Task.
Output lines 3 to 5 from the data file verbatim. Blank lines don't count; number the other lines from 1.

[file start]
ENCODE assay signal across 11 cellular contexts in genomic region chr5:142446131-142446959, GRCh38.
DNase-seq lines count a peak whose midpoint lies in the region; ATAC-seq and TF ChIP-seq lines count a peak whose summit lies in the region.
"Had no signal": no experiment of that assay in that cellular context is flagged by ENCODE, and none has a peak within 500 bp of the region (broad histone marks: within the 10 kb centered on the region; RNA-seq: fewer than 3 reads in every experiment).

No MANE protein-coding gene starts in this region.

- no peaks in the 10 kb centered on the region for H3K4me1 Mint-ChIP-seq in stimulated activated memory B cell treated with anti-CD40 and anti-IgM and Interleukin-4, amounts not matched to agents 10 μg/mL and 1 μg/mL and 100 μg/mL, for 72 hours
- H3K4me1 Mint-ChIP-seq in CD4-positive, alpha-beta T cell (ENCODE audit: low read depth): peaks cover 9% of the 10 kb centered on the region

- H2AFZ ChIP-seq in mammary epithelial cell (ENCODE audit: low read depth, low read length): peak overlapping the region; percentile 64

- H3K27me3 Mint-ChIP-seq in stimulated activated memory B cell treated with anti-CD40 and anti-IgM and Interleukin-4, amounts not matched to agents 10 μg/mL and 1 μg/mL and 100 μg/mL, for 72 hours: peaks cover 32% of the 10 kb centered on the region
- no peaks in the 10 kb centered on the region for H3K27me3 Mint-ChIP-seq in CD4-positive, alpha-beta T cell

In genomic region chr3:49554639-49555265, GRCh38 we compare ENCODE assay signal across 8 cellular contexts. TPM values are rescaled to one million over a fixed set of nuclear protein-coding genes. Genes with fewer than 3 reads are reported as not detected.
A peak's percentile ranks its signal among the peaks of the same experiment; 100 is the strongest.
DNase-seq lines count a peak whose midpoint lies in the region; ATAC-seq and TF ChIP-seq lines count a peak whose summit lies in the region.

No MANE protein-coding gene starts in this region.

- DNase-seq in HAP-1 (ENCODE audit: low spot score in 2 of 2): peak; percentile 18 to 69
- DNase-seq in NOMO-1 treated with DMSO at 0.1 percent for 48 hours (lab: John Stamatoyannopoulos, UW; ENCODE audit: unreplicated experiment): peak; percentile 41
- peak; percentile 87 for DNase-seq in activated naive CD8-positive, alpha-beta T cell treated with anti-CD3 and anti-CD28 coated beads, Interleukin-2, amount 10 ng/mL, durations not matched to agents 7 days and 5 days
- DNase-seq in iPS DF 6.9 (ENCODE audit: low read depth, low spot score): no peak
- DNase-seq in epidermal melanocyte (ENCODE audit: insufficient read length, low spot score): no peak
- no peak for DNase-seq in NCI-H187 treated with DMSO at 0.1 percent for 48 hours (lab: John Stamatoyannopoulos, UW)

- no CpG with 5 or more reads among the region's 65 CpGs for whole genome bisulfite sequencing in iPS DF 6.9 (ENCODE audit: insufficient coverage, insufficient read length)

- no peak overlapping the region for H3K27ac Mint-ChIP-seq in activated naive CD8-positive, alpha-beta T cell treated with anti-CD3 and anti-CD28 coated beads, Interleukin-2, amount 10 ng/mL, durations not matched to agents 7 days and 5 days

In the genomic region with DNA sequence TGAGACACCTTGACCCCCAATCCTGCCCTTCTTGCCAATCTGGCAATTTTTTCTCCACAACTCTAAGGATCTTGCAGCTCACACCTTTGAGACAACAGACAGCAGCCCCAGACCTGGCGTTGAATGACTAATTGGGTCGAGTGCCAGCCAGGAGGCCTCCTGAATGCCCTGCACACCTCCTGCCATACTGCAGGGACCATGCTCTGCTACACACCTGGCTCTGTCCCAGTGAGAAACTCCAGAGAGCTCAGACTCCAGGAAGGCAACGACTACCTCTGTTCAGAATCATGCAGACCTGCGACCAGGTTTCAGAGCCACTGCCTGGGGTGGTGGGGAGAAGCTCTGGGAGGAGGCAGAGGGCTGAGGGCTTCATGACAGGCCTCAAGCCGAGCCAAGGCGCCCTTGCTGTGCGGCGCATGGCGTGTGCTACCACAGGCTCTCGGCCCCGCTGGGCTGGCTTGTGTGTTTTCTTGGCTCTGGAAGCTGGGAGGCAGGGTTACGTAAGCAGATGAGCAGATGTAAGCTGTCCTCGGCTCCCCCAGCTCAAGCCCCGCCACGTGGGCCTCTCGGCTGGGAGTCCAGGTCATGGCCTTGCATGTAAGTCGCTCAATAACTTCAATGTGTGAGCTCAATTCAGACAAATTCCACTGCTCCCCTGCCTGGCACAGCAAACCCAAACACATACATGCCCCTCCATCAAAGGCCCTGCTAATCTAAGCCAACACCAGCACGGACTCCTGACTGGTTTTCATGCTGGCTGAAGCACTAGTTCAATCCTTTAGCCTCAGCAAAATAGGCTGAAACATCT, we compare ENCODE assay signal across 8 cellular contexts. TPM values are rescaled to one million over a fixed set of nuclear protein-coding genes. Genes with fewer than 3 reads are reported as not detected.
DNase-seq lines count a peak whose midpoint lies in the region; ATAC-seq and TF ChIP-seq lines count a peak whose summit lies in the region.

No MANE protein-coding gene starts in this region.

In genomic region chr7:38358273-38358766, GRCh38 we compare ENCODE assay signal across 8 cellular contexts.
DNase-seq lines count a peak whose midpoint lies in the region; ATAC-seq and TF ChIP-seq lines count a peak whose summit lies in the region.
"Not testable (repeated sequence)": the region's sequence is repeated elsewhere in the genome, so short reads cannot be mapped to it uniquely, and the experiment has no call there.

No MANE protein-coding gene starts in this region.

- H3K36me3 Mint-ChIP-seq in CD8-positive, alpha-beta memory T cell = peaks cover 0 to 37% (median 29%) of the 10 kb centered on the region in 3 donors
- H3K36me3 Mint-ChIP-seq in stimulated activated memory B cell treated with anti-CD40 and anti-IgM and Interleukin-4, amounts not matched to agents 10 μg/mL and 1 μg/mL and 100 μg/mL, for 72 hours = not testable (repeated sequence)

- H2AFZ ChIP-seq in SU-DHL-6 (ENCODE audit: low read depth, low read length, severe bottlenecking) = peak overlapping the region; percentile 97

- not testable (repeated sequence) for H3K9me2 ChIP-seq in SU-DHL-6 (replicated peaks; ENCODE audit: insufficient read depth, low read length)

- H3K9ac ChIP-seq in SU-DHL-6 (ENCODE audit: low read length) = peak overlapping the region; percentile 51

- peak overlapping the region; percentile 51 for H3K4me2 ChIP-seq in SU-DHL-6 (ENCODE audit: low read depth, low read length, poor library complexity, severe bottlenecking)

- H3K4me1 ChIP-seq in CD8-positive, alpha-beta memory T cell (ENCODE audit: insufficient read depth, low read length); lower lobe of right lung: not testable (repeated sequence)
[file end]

"Had no signal": no experiment of that assay in that cellular context is flagged by ENCODE, and none has a peak within 500 bp of the region (broad histone marks: within the 10 kb centered on the region; RNA-seq: fewer than 3 reads in every experiment).

No MANE protein-coding gene starts in this region.

- no peaks in the 10 kb centered on the region for H3K4me1 Mint-ChIP-seq in stimulated activated memory B cell treated with anti-CD40 and anti-IgM and Interleukin-4, amounts not matched to agents 10 μg/mL and 1 μg/mL and 100 μg/mL, for 72 hours